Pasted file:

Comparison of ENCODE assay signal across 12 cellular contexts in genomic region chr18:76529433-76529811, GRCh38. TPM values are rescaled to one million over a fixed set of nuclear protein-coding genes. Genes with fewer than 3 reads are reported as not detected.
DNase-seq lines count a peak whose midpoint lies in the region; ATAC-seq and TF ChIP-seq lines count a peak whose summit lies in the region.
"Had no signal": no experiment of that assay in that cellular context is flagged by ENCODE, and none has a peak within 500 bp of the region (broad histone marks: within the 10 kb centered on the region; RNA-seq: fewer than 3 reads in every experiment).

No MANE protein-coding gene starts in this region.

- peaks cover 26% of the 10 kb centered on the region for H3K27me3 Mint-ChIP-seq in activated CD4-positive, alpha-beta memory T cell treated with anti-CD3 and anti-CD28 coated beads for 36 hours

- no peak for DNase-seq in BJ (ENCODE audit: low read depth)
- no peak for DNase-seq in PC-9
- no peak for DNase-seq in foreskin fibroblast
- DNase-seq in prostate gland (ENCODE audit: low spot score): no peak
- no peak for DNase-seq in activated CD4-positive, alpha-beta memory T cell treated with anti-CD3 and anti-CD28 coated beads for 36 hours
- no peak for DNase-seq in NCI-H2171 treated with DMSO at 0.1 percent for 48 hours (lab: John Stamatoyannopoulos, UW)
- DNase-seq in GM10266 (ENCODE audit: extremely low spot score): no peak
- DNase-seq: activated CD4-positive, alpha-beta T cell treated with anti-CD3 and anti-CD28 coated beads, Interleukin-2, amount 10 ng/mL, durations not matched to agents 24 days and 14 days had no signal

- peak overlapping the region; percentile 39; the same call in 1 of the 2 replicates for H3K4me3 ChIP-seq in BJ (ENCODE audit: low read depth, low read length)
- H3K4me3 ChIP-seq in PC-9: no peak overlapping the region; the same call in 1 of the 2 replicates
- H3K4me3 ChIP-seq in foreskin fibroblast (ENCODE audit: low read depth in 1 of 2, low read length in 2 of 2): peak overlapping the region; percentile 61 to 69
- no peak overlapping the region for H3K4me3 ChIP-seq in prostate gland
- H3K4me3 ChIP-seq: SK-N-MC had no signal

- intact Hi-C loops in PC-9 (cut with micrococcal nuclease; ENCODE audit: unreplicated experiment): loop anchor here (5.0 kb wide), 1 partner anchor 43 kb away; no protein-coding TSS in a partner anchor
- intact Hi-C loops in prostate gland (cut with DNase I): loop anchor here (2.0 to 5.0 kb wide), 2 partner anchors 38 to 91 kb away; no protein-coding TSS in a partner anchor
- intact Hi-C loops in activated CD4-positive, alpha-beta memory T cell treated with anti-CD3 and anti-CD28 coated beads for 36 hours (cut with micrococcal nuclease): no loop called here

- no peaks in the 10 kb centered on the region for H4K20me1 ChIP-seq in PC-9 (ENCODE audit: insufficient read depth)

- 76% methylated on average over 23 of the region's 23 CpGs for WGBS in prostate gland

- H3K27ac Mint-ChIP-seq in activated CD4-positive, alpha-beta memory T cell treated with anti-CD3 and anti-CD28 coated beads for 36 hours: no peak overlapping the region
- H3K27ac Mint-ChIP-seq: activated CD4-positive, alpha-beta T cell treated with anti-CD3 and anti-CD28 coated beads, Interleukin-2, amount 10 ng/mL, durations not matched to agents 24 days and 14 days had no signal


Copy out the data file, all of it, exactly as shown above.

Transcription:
Comparison of ENCODE assay signal across 12 cellular contexts in genomic region chr18:76529433-76529811, GRCh38. TPM values are rescaled to one million over a fixed set of nuclear protein-coding genes. Genes with fewer than 3 reads are reported as not detected.
DNase-seq lines count a peak whose midpoint lies in the region; ATAC-seq and TF ChIP-seq lines count a peak whose summit lies in the region.
"Had no signal": no experiment of that assay in that cellular context is flagged by ENCODE, and none has a peak within 500 bp of the region (broad histone marks: within the 10 kb centered on the region; RNA-seq: fewer than 3 reads in every experiment).

No MANE protein-coding gene starts in this region.

- peaks cover 26% of the 10 kb centered on the region for H3K27me3 Mint-ChIP-seq in activated CD4-positive, alpha-beta memory T cell treated with anti-CD3 and anti-CD28 coated beads for 36 hours

- no peak for DNase-seq in BJ (ENCODE audit: low read depth)
- no peak for DNase-seq in PC-9
- no peak for DNase-seq in foreskin fibroblast
- DNase-seq in prostate gland (ENCODE audit: low spot score): no peak
- no peak for DNase-seq in activated CD4-positive, alpha-beta memory T cell treated with anti-CD3 and anti-CD28 coated beads for 36 hours
- no peak for DNase-seq in NCI-H2171 treated with DMSO at 0.1 percent for 48 hours (lab: John Stamatoyannopoulos, UW)
- DNase-seq in GM10266 (ENCODE audit: extremely low spot score): no peak
- DNase-seq: activated CD4-positive, alpha-beta T cell treated with anti-CD3 and anti-CD28 coated beads, Interleukin-2, amount 10 ng/mL, durations not matched to agents 24 days and 14 days had no signal

- peak overlapping the region; percentile 39; the same call in 1 of the 2 replicates for H3K4me3 ChIP-seq in BJ (ENCODE audit: low read depth, low read length)
- H3K4me3 ChIP-seq in PC-9: no peak overlapping the region; the same call in 1 of the 2 replicates
- H3K4me3 ChIP-seq in foreskin fibroblast (ENCODE audit: low read depth in 1 of 2, low read length in 2 of 2): peak overlapping the region; percentile 61 to 69
- no peak overlapping the region for H3K4me3 ChIP-seq in prostate gland
- H3K4me3 ChIP-seq: SK-N-MC had no signal

- intact Hi-C loops in PC-9 (cut with micrococcal nuclease; ENCODE audit: unreplicated experiment): loop anchor here (5.0 kb wide), 1 partner anchor 43 kb away; no protein-coding TSS in a partner anchor
- intact Hi-C loops in prostate gland (cut with DNase I): loop anchor here (2.0 to 5.0 kb wide), 2 partner anchors 38 to 91 kb away; no protein-coding TSS in a partner anchor
- intact Hi-C loops in activated CD4-positive, alpha-beta memory T cell treated with anti-CD3 and anti-CD28 coated beads for 36 hours (cut with micrococcal nuclease): no loop called here

- no peaks in the 10 kb centered on the region for H4K20me1 ChIP-seq in PC-9 (ENCODE audit: insufficient read depth)

- 76% methylated on average over 23 of the region's 23 CpGs for WGBS in prostate gland

- H3K27ac Mint-ChIP-seq in activated CD4-positive, alpha-beta memory T cell treated with anti-CD3 and anti-CD28 coated beads for 36 hours: no peak overlapping the region
- H3K27ac Mint-ChIP-seq: activated CD4-positive, alpha-beta T cell treated with anti-CD3 and anti-CD28 coated beads, Interleukin-2, amount 10 ng/mL, durations not matched to agents 24 days and 14 days had no signal